Ryerson instructors have a new guide to prevent visual plagiarism and educate students on why it is important to avoid.
The document outlines the importance of submitting original work, both in writing and visuals.
Colleen Schindler-Lynch, assistant professor at the Ryerson School of Fashion, says it was necessary to increase awareness of how serious image plagiarism is. “I find that people understand literary plagiarism very well but don’t really understand that you can’t just go online and grab an image and submit it as your own,” said Schindler-Lynch.
Image plagiarism can also include going online, seeing something and re-creating it. “In the Pinterest generation, people think they can see something they like and construct a version of that,” said Schindler-Lynch.
The document outlines a list of what is considered a visual, including photographs, maps, charts and more. It guides instructors on how to address and prevent the act by reviewing it with students and discussing its seriousness.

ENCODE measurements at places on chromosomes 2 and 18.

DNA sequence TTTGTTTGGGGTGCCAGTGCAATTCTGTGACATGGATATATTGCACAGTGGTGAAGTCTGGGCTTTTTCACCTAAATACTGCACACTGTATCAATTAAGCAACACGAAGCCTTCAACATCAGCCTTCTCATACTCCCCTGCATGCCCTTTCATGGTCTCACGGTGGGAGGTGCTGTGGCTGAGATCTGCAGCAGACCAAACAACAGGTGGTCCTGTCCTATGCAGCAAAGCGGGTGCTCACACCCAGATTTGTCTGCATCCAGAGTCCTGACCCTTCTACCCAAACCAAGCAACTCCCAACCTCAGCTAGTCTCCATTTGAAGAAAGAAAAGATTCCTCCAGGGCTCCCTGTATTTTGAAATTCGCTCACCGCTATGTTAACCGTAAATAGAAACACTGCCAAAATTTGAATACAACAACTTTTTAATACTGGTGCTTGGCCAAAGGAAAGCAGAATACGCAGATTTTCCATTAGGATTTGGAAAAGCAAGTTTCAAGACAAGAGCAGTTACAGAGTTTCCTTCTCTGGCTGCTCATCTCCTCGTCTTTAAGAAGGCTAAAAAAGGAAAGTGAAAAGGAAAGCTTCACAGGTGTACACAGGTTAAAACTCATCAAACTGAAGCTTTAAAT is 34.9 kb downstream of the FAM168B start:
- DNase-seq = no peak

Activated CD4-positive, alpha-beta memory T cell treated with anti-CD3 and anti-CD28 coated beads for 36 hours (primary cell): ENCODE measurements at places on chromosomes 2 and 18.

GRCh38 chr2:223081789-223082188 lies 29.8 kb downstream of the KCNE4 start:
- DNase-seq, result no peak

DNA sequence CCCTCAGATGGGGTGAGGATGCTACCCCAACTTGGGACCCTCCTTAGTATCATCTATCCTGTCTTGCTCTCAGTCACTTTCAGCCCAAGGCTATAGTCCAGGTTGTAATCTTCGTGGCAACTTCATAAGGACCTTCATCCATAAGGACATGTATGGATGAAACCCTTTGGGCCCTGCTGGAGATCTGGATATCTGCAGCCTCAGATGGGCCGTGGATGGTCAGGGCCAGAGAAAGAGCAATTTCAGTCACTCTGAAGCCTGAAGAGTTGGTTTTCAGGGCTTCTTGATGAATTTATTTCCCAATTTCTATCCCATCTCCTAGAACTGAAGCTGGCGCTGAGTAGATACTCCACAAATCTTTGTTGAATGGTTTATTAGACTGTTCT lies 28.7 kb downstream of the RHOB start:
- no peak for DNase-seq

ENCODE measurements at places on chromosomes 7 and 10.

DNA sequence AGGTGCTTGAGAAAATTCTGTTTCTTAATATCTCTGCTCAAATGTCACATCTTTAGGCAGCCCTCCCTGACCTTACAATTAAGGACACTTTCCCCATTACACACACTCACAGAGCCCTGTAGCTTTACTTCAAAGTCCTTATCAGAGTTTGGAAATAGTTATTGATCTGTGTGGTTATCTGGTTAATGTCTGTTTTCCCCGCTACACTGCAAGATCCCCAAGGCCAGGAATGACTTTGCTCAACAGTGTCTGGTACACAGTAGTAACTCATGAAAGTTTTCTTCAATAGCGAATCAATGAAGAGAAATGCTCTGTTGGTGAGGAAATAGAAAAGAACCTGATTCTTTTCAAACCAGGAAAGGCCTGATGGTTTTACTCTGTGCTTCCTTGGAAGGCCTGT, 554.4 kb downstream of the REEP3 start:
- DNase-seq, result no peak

A person who has plagiarized may be offered workshops to become educated on the seriousness of the act. However, Schindler-Lynch said that these workshops tend to be more geared towards literary plagiarism. There will soon be specific workshops to address image plagiarism.
“The intention is to develop workshops that are more subject matter specific and deal with image plagiarism,” said Schindler-Lynch. As someone who teaches illustration-based courses, Schindler-Lynch found it particularly frustrating that there were no workshops specifically for visual plagiarism.